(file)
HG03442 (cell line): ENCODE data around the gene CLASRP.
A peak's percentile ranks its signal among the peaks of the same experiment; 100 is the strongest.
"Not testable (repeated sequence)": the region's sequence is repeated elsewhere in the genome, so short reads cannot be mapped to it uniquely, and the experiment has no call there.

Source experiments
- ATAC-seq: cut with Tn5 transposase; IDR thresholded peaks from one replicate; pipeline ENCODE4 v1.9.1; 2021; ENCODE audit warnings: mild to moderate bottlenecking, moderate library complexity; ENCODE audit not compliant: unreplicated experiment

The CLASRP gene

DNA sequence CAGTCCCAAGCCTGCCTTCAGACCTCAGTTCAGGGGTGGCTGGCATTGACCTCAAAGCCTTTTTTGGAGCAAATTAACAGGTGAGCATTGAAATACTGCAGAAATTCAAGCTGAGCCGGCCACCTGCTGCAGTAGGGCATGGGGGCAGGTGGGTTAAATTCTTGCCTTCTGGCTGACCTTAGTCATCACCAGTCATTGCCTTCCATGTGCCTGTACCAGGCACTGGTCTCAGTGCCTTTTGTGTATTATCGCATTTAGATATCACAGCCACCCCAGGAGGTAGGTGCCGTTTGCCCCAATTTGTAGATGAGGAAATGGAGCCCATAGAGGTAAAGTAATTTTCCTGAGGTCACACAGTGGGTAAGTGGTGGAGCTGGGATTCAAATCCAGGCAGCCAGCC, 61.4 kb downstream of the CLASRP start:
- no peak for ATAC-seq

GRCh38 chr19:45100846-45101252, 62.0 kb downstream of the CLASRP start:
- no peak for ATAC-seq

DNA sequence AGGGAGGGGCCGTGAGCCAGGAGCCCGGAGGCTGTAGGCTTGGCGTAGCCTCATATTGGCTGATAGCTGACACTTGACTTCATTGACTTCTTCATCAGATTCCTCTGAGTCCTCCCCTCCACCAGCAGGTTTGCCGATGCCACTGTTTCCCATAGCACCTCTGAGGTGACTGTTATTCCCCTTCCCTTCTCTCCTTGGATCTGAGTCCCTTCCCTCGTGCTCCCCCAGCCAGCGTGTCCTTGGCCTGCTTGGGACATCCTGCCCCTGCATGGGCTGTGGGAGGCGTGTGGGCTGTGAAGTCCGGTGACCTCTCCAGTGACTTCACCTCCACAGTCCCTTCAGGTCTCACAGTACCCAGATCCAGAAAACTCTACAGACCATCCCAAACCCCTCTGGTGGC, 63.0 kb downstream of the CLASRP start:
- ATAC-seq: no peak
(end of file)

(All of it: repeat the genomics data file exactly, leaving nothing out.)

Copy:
HG03442 (cell line): ENCODE data around the gene CLASRP.
A peak's percentile ranks its signal among the peaks of the same experiment; 100 is the strongest.
"Not testable (repeated sequence)": the region's sequence is repeated elsewhere in the genome, so short reads cannot be mapped to it uniquely, and the experiment has no call there.

Source experiments
- ATAC-seq: cut with Tn5 transposase; IDR thresholded peaks from one replicate; pipeline ENCODE4 v1.9.1; 2021; ENCODE audit warnings: mild to moderate bottlenecking, moderate library complexity; ENCODE audit not compliant: unreplicated experiment

The CLASRP gene

DNA sequence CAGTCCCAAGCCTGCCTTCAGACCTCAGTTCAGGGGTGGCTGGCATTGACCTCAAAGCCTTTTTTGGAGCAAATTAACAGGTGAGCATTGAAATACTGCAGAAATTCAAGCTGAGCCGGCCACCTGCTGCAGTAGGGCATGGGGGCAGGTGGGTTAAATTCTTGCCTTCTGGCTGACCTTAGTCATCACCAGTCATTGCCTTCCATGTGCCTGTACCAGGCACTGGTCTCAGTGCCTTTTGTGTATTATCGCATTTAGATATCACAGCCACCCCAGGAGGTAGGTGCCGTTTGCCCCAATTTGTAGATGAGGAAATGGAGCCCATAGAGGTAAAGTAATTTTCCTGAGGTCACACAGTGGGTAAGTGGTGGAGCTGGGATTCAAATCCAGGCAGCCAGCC, 61.4 kb downstream of the CLASRP start:
- no peak for ATAC-seq

GRCh38 chr19:45100846-45101252, 62.0 kb downstream of the CLASRP start:
- no peak for ATAC-seq

DNA sequence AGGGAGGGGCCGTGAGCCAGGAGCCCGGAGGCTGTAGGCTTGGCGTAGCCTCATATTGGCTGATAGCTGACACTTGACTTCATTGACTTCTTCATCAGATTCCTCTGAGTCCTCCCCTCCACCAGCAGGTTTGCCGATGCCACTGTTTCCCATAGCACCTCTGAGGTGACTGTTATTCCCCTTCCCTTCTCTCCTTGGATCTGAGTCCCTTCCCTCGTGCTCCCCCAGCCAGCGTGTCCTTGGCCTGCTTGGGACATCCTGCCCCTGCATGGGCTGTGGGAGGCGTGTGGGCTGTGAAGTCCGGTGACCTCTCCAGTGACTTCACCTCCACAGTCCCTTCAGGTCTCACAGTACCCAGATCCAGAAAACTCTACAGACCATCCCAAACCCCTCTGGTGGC, 63.0 kb downstream of the CLASRP start:
- ATAC-seq: no peak